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When Bad Roads Cause Bad Accidents


In last night’s State of the Union address, President Trump introduced his much-anticipated infrastructure plan. The President called for 1.5 trillion, in partnership with state and local governments and the private sector where possible, to be spent on repairing the nation’s deteriorating roads, bridges and public works. It is long overdue. According to a report released this week by the American Road and Transportation Builders Association, 54,259 of America’s 612,677 bridges are “structurally deficient.” In a report issued in 2017 by the American Society of Civil Engineers, the group assigned a D+ grade—equivalent to a poor rating—to 12 out of the 16 categories of infrastructure studied. The category needing the most urgent investment is transportation: roads, bridges and mass transit systems specifically. The categories next in line: schools, and public drinking water systems. The American Society of Civil Engineers estimates that 2 trillion will need to be invested over a period of 10 years in order to bring America’s infrastructure out of disrepair.


What does all of this mean for Americans? Focusing on the transportation part, bad roads and bridges can mean bad accidents. Some examples of disrepair that can cause motor vehicle accidents are the following:

  • debris from broken pieces of road or road construction;
  • misplaced traffic cones;
  • faded road markings;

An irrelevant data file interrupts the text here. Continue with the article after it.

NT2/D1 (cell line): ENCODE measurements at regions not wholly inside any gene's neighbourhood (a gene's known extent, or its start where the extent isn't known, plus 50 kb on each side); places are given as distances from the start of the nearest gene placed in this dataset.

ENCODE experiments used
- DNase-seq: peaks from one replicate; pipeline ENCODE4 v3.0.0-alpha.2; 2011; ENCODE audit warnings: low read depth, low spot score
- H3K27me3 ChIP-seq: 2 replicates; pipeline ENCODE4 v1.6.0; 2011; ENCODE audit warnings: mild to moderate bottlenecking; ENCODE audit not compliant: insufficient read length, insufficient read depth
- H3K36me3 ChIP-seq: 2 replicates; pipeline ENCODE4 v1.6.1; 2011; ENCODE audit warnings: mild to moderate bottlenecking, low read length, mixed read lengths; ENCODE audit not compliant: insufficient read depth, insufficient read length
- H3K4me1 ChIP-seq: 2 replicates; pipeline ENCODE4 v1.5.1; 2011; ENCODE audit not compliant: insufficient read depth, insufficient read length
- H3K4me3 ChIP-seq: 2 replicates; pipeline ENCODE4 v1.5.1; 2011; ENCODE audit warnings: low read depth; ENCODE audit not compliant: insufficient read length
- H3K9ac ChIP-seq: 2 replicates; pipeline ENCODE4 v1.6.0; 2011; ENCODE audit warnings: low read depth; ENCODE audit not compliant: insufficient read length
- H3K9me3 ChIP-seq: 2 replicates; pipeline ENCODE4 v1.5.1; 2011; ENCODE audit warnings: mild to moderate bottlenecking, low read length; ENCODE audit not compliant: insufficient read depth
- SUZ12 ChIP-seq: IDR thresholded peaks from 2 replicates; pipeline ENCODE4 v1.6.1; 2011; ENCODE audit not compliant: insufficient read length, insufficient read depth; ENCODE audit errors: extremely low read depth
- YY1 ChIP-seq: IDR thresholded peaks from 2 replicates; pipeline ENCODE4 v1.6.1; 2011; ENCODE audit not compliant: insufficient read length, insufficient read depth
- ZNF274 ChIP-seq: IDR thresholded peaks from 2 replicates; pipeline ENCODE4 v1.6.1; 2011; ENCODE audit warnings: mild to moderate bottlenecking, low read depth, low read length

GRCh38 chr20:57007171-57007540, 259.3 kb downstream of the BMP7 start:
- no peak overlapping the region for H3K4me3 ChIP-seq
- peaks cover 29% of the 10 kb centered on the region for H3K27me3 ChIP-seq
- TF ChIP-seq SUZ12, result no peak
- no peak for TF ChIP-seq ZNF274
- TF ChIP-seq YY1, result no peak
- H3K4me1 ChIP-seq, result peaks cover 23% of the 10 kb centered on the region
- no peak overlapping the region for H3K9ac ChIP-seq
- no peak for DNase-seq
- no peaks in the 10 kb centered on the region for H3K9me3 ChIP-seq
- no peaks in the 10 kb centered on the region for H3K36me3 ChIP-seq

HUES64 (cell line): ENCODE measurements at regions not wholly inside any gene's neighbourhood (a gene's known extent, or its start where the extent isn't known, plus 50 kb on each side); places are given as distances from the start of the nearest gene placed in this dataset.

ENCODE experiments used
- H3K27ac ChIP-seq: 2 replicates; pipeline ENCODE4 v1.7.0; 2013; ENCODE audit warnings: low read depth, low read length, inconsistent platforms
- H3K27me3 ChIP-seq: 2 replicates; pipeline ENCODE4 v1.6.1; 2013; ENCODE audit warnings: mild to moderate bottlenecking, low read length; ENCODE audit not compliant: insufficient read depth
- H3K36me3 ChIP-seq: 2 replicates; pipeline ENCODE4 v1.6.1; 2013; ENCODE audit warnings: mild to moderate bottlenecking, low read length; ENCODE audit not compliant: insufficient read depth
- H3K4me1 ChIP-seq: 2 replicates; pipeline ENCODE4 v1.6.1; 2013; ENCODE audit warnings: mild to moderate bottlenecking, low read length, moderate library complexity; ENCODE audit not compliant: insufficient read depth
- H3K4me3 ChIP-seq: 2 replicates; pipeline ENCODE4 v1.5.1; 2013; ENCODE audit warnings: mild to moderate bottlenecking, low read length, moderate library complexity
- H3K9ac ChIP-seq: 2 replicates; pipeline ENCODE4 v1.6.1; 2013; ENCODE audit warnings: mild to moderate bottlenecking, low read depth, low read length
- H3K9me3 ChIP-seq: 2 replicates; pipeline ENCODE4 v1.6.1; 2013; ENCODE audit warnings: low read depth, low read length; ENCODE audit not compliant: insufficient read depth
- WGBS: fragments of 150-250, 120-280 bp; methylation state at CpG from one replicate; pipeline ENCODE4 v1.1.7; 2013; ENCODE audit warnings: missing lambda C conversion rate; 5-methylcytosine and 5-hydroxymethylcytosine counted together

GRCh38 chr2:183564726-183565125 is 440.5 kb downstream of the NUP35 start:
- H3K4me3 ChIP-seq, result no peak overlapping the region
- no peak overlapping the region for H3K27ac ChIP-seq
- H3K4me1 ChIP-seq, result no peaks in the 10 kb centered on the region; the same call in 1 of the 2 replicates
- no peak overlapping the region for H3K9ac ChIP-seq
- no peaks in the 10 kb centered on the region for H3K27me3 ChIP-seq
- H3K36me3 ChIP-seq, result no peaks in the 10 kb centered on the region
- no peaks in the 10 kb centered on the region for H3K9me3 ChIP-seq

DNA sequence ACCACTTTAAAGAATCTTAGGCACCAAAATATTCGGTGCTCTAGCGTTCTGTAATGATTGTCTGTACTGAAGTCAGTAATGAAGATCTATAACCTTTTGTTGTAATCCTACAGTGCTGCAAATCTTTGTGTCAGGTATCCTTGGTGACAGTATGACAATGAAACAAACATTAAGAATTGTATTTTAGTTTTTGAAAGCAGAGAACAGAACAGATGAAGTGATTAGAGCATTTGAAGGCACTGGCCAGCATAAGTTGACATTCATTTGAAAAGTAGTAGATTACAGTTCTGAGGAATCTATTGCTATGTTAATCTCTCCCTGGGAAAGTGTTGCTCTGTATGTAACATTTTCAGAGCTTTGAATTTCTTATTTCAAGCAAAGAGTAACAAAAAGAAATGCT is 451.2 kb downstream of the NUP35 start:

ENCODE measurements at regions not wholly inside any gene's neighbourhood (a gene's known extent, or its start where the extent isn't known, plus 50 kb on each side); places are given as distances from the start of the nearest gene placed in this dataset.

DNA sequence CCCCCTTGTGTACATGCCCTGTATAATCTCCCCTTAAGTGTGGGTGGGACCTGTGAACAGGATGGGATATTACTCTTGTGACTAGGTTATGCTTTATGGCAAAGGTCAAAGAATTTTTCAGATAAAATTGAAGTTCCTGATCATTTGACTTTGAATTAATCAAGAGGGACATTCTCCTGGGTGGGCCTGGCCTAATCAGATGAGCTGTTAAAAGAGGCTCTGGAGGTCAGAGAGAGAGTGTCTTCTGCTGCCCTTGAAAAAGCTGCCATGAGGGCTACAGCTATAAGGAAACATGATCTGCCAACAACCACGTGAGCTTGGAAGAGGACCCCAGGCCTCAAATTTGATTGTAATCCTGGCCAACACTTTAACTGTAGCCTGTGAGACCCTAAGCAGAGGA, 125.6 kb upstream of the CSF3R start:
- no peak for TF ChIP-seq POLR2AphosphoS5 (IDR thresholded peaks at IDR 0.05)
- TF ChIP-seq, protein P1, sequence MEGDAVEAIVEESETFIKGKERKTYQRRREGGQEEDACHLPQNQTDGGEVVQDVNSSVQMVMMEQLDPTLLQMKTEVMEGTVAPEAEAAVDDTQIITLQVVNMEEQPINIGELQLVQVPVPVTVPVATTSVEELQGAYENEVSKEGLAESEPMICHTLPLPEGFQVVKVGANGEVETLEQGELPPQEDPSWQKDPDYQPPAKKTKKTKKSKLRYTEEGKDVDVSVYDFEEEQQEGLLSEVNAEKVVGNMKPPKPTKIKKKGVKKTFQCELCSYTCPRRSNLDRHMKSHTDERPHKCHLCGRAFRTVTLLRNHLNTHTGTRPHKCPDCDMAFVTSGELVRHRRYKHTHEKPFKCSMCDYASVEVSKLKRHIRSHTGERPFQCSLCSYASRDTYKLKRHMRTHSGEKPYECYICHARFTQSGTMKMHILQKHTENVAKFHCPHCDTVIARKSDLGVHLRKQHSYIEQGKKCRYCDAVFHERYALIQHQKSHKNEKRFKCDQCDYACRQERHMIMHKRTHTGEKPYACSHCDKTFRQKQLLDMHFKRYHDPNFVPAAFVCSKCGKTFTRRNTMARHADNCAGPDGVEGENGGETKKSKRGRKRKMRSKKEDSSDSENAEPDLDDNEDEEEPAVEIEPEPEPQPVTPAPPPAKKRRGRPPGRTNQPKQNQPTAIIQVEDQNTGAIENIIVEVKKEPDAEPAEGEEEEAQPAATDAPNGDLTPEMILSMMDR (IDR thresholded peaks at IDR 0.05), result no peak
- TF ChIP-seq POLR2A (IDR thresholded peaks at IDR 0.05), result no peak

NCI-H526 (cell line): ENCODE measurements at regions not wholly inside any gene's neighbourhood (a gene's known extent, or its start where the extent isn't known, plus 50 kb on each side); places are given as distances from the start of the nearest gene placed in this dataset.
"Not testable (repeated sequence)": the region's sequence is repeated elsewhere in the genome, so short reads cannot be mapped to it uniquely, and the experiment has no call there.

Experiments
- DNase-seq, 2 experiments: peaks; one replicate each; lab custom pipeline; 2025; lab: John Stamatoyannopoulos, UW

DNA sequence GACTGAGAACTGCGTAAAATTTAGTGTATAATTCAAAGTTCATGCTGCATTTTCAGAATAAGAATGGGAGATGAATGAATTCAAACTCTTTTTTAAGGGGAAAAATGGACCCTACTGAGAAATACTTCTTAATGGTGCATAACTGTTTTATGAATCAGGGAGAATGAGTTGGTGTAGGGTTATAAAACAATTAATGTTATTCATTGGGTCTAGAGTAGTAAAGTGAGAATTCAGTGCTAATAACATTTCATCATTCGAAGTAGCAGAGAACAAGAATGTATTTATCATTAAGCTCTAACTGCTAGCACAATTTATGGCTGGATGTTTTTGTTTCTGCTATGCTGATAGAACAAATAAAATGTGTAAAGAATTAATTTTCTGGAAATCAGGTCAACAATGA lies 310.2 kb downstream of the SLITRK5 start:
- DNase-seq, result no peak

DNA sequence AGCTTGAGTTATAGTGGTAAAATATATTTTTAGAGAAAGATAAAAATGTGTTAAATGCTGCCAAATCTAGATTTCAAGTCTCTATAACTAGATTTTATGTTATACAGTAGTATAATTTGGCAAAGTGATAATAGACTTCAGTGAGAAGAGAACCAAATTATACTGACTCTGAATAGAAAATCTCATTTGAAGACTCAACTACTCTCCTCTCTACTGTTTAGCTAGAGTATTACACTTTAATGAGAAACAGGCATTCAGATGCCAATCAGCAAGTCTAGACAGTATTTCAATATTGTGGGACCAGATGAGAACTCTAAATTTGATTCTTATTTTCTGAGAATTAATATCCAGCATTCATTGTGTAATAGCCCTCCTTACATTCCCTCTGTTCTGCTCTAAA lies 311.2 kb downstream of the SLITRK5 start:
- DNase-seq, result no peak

• potholes;
  • uneven lanes;
  • narrow shoulders and crumbling road edges;
  • missing guardrails.

The above road conditions can force drivers to swerve into other cars or off the road, causing and/or worsening accidents.


The government is responsible for safe roads and bridges, but determining which governmental entity is directly responsible for the particular road condition that led to your accident can be tricky. A combination of city, county, state and federal oversight can be involved, depending on the type of road on which your accident occurred; e.g. an interstate highway, a state route, or a neighborhood road all involve different branches of government.

However, no matter which governmental entity is responsible for the road, the theory of liability for accidents arising out of poor road conditions is the same. This liability is based on negligence; therefore a plaintiff needs to prove that the government knew or should have known about the poor road condition, yet failed to repair that road condition in a reasonable amount of time. (Note: this liability differs from accidents caused by structural or design defects in roadways.)

Thus, establishing the exact location of the poor road condition which led to the accident, as well as establishing the exact nature of the condition is crucial to being successful in a claim. Establishing the location will help to determine governmental responsibility as well as to verify the condition. Taking pictures of the poor road condition—whether it is a pothole, debris, or a missing guardrail—will aid in proving causation of the harm suffered. If taking pictures is not possible, take notes on or measurements of the condition. If there are any witnesses, get their contact information as well. Document everything about the accident and the road as much as possible.


Exactly because making a successful claim against any governmental entity can be overwhelming, you need the legal expertise of a personal injury attorney. If you or someone you know has been injured in a motor vehicle accident caused by poor road conditions, contact Dave Thomas at The Thomas Law Firm for a free consultation regarding your legal rights.

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Thomas Law Firm
Located at 945 East Paces Ferry Road, Resurgens Plaza, GA 30326.

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